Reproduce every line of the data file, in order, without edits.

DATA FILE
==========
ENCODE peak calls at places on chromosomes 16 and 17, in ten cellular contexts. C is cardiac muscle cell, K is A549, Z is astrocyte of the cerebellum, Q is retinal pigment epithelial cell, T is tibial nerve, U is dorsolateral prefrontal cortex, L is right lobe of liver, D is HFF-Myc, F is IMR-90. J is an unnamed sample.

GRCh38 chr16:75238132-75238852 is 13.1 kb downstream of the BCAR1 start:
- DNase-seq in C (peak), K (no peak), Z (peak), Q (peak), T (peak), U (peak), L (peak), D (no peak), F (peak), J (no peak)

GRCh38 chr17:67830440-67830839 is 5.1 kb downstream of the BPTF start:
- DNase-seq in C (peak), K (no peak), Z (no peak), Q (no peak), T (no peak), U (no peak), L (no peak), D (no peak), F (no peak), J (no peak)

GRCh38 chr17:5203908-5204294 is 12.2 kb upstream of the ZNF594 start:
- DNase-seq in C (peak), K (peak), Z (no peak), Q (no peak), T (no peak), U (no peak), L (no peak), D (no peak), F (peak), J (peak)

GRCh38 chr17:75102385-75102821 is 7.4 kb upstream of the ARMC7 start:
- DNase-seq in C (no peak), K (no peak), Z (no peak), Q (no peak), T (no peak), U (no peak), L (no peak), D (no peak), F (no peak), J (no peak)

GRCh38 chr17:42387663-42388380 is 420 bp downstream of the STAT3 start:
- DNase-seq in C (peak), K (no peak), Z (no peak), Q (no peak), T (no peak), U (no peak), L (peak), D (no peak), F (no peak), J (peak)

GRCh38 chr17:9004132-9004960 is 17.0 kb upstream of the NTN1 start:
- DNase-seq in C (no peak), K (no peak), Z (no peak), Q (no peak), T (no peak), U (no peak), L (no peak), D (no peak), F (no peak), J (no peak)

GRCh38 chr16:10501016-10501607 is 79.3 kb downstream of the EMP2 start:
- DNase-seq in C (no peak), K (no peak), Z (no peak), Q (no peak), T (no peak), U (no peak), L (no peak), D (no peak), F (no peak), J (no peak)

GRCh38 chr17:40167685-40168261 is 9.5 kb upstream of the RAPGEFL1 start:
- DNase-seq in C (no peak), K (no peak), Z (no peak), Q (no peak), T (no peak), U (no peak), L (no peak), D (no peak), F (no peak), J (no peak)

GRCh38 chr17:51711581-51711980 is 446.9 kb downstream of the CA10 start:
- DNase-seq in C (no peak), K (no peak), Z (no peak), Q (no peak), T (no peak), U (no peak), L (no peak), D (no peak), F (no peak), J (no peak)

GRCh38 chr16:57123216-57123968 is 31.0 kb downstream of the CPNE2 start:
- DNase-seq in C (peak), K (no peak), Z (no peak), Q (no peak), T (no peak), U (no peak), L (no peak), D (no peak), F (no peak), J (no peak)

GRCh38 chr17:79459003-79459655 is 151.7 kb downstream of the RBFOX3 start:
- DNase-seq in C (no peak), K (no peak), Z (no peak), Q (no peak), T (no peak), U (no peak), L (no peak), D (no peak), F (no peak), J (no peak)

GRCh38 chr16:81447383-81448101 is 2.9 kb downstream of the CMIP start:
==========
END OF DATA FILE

ENCODE peak calls at places on chromosomes 16 and 17, in ten cellular contexts. C is cardiac muscle cell, K is A549, Z is astrocyte of the cerebellum, Q is retinal pigment epithelial cell, T is tibial nerve, U is dorsolateral prefrontal cortex, L is right lobe of liver, D is HFF-Myc, F is IMR-90. J is an unnamed sample.

GRCh38 chr16:75238132-75238852 is 13.1 kb downstream of the BCAR1 start:
- DNase-seq in C (peak), K (no peak), Z (peak), Q (peak), T (peak), U (peak), L (peak), D (no peak), F (peak), J (no peak)

GRCh38 chr17:67830440-67830839 is 5.1 kb downstream of the BPTF start:
- DNase-seq in C (peak), K (no peak), Z (no peak), Q (no peak), T (no peak), U (no peak), L (no peak), D (no peak), F (no peak), J (no peak)

GRCh38 chr17:5203908-5204294 is 12.2 kb upstream of the ZNF594 start:
- DNase-seq in C (peak), K (peak), Z (no peak), Q (no peak), T (no peak), U (no peak), L (no peak), D (no peak), F (peak), J (peak)

GRCh38 chr17:75102385-75102821 is 7.4 kb upstream of the ARMC7 start:
- DNase-seq in C (no peak), K (no peak), Z (no peak), Q (no peak), T (no peak), U (no peak), L (no peak), D (no peak), F (no peak), J (no peak)

GRCh38 chr17:42387663-42388380 is 420 bp downstream of the STAT3 start:
- DNase-seq in C (peak), K (no peak), Z (no peak), Q (no peak), T (no peak), U (no peak), L (peak), D (no peak), F (no peak), J (peak)

GRCh38 chr17:9004132-9004960 is 17.0 kb upstream of the NTN1 start:
- DNase-seq in C (no peak), K (no peak), Z (no peak), Q (no peak), T (no peak), U (no peak), L (no peak), D (no peak), F (no peak), J (no peak)

GRCh38 chr16:10501016-10501607 is 79.3 kb downstream of the EMP2 start:
- DNase-seq in C (no peak), K (no peak), Z (no peak), Q (no peak), T (no peak), U (no peak), L (no peak), D (no peak), F (no peak), J (no peak)

GRCh38 chr17:40167685-40168261 is 9.5 kb upstream of the RAPGEFL1 start:
- DNase-seq in C (no peak), K (no peak), Z (no peak), Q (no peak), T (no peak), U (no peak), L (no peak), D (no peak), F (no peak), J (no peak)

GRCh38 chr17:51711581-51711980 is 446.9 kb downstream of the CA10 start:
- DNase-seq in C (no peak), K (no peak), Z (no peak), Q (no peak), T (no peak), U (no peak), L (no peak), D (no peak), F (no peak), J (no peak)

GRCh38 chr16:57123216-57123968 is 31.0 kb downstream of the CPNE2 start:
- DNase-seq in C (peak), K (no peak), Z (no peak), Q (no peak), T (no peak), U (no peak), L (no peak), D (no peak), F (no peak), J (no peak)

GRCh38 chr17:79459003-79459655 is 151.7 kb downstream of the RBFOX3 start:
- DNase-seq in C (no peak), K (no peak), Z (no peak), Q (no peak), T (no peak), U (no peak), L (no peak), D (no peak), F (no peak), J (no peak)

GRCh38 chr16:81447383-81448101 is 2.9 kb downstream of the CMIP start: